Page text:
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Page 282

THE HOUSING PROBLEM

say for the milder project .... But he had gone so far that now he did not know how to say it.
And so the plans went out to the builders, and in a little while Kipps was committed to two thousand five hundred pounds' worth of building. But then, you know, he had an income of twelve hundred a year.

§ 8
It is extraordinary what minor difficulties cluster about house-building.
`I say, Ann,' remarked Kipps one day. `We shall 'ave to call this little 'ouse by a name. I was thinking of "Ome Cottage.' But I dunno whether 'Ome Cottage is quite the thing like. All these little fisherman's places are called Cottages.'
`I like "Cottage,"' said Ann.
`It's got eleven bedrooms, y'see,' said Kipps. `I don't see 'ow you call it a cottage with more bedrooms than four. Prop'ly speaking, it's a Large Villa. Prop'ly it's almost a Big 'Ouse. Leastways a 'Ouse.'
`Well,' said Ann, `if you must call it Villa-Home Villa .... I wish it wasn't.'
Kipps meditated.
" Ow about Eureka Villa?' he said, raising his voice. `What's Eureka?'
`It's a name,' he said. `There used to be Eureka Dress Fasteners. There's lots of names, come to think of it, to be got out of a shop. There's Pyjama Villa. I remember that in the hosiery. No, come to think, that wouldn't do. But Maraposa-sort of oatmeal cloth, that was .... No! Eureka's better.'
Ann meditated. `It seems silly like to 'ave a name that don't mean much.'
`Perhaps it does,' said Kipps. `Though it's what people ' ave to do.'
He became meditative. `I got it!' he cried.
`Not Oreeka !' said Ann.
`No! There used to be a 'ouse at Hastings opposite our school-quite a big'ouse it was-St. Ann's. Now that-
`No,' said Mrs. Kipps, with decision. `Thanking you kindly, but I don't have no butcher boys making game of me....'

Page 283

THE HOUSING PROBLEM

They consulted Carshot, who suggested, after some days of reflection, Waddycombe, as a graceful reminder of Kipps' grandfather; old Kipps, who was for 'Upton Manor House,' where he had once been second footman; Buggins, who favoured either a stern, simple number, 'Number One'-if there were no other houses there, or something patriotic, as `Empire Villa'; and Pearce, who inclined to 'Sandringham'; but in spite of all this help they were still undecided, when amidst violent perturbations of the soul and after the most complex and difficult haggling, wranglings, fears, muddles, and goings to and fro, Kipps became the joyless owner of a freehold plot of three-eighths of an acre, and saw the turf being wheeled away from the site that should one day be his home.

travel books:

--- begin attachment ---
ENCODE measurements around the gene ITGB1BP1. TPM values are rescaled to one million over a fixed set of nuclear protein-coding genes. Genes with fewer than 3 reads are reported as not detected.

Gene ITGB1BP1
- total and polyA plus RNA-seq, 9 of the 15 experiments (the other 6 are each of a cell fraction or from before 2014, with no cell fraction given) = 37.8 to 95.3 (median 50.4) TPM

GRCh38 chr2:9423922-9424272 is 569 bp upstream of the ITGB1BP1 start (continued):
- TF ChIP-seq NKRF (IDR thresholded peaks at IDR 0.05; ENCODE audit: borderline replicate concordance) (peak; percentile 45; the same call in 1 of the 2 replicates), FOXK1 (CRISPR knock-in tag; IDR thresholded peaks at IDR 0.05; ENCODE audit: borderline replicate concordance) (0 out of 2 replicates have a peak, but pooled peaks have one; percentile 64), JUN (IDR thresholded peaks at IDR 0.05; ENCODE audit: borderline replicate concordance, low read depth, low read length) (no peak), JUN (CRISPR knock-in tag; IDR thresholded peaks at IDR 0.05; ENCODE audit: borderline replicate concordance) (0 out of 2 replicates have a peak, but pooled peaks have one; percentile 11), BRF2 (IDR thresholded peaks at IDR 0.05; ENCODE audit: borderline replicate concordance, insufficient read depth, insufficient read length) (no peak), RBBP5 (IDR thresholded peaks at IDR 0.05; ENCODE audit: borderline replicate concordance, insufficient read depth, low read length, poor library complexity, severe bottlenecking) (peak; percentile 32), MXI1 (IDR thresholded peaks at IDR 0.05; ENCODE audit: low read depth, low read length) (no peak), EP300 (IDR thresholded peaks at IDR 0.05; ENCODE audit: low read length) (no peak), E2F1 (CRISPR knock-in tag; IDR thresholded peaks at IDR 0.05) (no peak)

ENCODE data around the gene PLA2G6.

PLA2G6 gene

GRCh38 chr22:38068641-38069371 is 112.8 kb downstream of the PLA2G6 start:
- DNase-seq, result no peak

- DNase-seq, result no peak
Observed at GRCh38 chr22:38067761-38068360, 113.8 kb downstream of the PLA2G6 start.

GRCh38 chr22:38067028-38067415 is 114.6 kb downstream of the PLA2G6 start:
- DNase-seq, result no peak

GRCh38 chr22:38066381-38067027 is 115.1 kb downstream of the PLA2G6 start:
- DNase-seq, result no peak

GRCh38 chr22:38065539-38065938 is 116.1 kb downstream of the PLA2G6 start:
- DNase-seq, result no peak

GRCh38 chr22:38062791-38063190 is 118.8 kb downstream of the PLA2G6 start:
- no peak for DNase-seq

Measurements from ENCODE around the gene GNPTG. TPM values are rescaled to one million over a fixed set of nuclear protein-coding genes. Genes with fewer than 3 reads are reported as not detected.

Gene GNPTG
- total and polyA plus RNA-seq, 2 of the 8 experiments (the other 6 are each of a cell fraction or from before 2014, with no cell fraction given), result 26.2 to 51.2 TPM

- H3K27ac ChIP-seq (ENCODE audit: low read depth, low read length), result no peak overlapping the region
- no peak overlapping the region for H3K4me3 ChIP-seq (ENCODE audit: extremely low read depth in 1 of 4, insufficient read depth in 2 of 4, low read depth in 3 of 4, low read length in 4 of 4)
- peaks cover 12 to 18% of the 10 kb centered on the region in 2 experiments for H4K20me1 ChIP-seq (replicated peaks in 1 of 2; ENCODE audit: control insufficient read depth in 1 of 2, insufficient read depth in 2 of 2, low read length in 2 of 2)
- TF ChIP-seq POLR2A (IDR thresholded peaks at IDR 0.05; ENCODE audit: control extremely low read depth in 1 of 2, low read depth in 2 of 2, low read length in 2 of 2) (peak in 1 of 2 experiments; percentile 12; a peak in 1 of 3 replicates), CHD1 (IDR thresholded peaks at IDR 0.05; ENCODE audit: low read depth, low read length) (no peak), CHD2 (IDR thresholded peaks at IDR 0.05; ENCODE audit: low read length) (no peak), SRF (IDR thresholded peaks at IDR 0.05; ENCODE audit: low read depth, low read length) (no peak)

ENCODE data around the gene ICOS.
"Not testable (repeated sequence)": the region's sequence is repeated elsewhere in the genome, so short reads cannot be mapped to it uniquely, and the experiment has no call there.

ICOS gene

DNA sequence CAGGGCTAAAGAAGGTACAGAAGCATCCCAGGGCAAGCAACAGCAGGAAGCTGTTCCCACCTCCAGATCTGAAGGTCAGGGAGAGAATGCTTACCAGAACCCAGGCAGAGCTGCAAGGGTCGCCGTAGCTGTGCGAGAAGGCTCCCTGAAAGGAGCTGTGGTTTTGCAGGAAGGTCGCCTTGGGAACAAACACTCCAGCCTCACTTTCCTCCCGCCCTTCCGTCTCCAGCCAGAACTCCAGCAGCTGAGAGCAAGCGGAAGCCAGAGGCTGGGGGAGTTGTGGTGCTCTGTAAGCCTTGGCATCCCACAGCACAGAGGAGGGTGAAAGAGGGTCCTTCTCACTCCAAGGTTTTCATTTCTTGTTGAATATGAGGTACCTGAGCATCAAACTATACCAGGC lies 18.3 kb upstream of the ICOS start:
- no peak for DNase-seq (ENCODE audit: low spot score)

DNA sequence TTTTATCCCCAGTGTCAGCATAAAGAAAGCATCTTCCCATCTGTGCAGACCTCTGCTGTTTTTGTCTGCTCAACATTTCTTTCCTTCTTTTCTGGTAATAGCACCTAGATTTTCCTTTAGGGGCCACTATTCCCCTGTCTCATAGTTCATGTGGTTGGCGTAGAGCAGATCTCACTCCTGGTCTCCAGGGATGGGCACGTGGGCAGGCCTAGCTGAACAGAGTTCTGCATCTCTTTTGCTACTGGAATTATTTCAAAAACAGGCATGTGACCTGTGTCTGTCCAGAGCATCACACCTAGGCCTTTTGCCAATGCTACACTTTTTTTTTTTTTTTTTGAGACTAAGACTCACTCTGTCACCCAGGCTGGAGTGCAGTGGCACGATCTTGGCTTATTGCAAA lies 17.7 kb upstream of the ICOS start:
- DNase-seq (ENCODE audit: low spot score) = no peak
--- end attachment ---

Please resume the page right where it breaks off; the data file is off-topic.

where is HTML where is HEAD where is TITLE say for what is milder project .... But he had gone so far that now he did not know how to say it. And so what is plans went out to what is builders, and in a little while Kipps was committed to two thousand five hundred pounds' worth of building. But then, you know, he had an income of twelve hundred a year. § 8 It is extraordinary what minor difficulties cluster about house-building. `I say, Ann,' remarked Kipps one day. `We shall 'ave to call this little 'ouse by a name. I was thinking of "Ome Cottage.' But I dunno whether 'Ome Cottage is quite what is thing like. All these little fisherman's places are called Cottages.' `I like "Cottage,"' said Ann. `It's got eleven bedrooms, y'see,' said Kipps. `I don't see 'ow you call it a cottage with more bedrooms than four. Prop'ly speaking, it's a Large Villa. Prop'ly it's almost a Big 'Ouse. Leastways a 'Ouse.' `Well,' said Ann, `if you must call it Villa-Home Villa .... I wish it wasn't.' Kipps meditated. " Ow about Eureka Villa?' he said, raising his voice. `What's Eureka?' `It's a name,' he said. `There used to be Eureka Dress Fasteners. There's lots of names, come to think of it, to be got out of a shop. There's Pyjama Villa. I remember that in what is hosiery. No, come to think, that wouldn't do. But Maraposa-sort of oatmeal cloth, that was .... No! Eureka's better.' Ann meditated. `It seems silly like to 'ave a name that don't mean much.' `Perhaps it does,' said Kipps. `Though it's what people ' ave to do.' He became meditative. `I got it!' he cried. `Not Oreeka !' said Ann. `No! There used to be a 'ouse at Hastings opposite our school-quite a big'ouse it was-St. Ann's. Now that- `No,' said Mrs. Kipps, with decision. `Thanking you kindly, but I don't have no butcher boys making game of me....' where is meta name="keywords" content="old books, Free book , free book offer , free audio books , free coloring book pages , free book reports , free audio book , audio books free download , book free , free guest book , books free , free book summaries , download free audio books , free childrens books." where is where are they now rel="stylesheet" type="text/css" href="../../style.css" where is meta http-equiv="Content-Type" content="text/html; charset=iso-8859-1" where is BODY bgColor=#ffffff text="#000000" where are they now ="#000000" v where are they now ="#FF0000" where is div align="center" where is strong where is strong where is a href="http://www.aaoldbooks.com" Books > where is a href="../default.asp" title="Book" Old Books > where is strong where is a href="default.asp" Kipps (1905) where is table width="700" border="1" align="center" cellpadding="15" cellspacing="0" where is center where is tr where is td width="160" align="center" valign="top" where is div align="center" where is td align="center" valign="top" where is div align="left" where is div align="center" where is p align="left" Page 282 where is p align="center" where is strong THE HOUSING PROBLEM where is p align="justify" say for what is milder project .... But he had gone so far that now he did not know how to say it. And so what is plans went out to what is builders, and in a little while Kipps was committed to two thousand five hundred pounds' worth of building. But then, you know, he had an income of twelve hundred a year. where is strong § 8 It is extraordinary what minor difficulties cluster about house-building. `I say, Ann,' remarked Kipps one day. `We shall 'ave to call this little 'ouse by a name. I was thinking of "Ome Cottage.' But I dunno whether 'Ome Cottage is quite what is thing like. All these little fisherman's places are called Cottages.' `I like "Cottage,"' said Ann. `It's got eleven bedrooms, y'see,' said Kipps. `I don't see 'ow you call it a cottage with more bedrooms than four. Prop'ly speaking, it's a Large Villa. Prop'ly it's almost a Big 'Ouse. Leastways a 'Ouse.' `Well,' said Ann, `if you must call it Villa-Home Villa .... I wish it wasn't.' Kipps meditated. " Ow about Eureka Villa?' he said, raising his voice. `What's Eureka?' `It's a name,' he said. `There used to be Eureka Dress Fasteners. There's lots of names, come to think of it, to be got out of a shop. There's Pyjama Villa. I remember that in what is hosiery. No, come to think, that wouldn't do. But Maraposa-sort of oatmeal cloth, that was .... No! Eureka's better.' Ann meditated. `It seems silly like to 'ave a name that don't mean much.' `Perhaps it does,' said Kipps. `Though it's what people ' ave to do.' He became meditative. `I got it!' he cried. `Not Oreeka !' said Ann. `No! There used to be a 'ouse at Hastings opposite our school-quite a big'ouse it was-St. Ann's. Now that- `No,' said Mrs. Kipps, with decision. `Thanking you kindly, but I don't have no butcher boys making game of me....' where is p align="left" Page 283 where is p align="center" where is strong THE HOUSING PROBLEM where is p align="justify" They consulted Carshot, who suggested, after some days of reflection, Waddycombe, as a graceful reminder of Kipps' grandfather; old Kipps, who was for 'Upton Manor House,' where he had once been second footman; Buggins, who favoured either a stern, simple number, 'Number One'-if there were no other houses there, or something patriotic, as `Empire Villa'; and Pearce, who inclined to 'Sandringham'; but in spite of all this help they were still undecided, when amidst bad perturbations of what is soul and after what is most complex and difficult haggling, wranglings, fears, muddles, and goings to and fro, Kipps became what is joyless owner of a freehold plot of three-eighths of an acre, and saw the turf being wheeled away from what is site that should one day be his home. where is Server.Execute("_SiteMap.asp") % travel books: Kipps (1905) books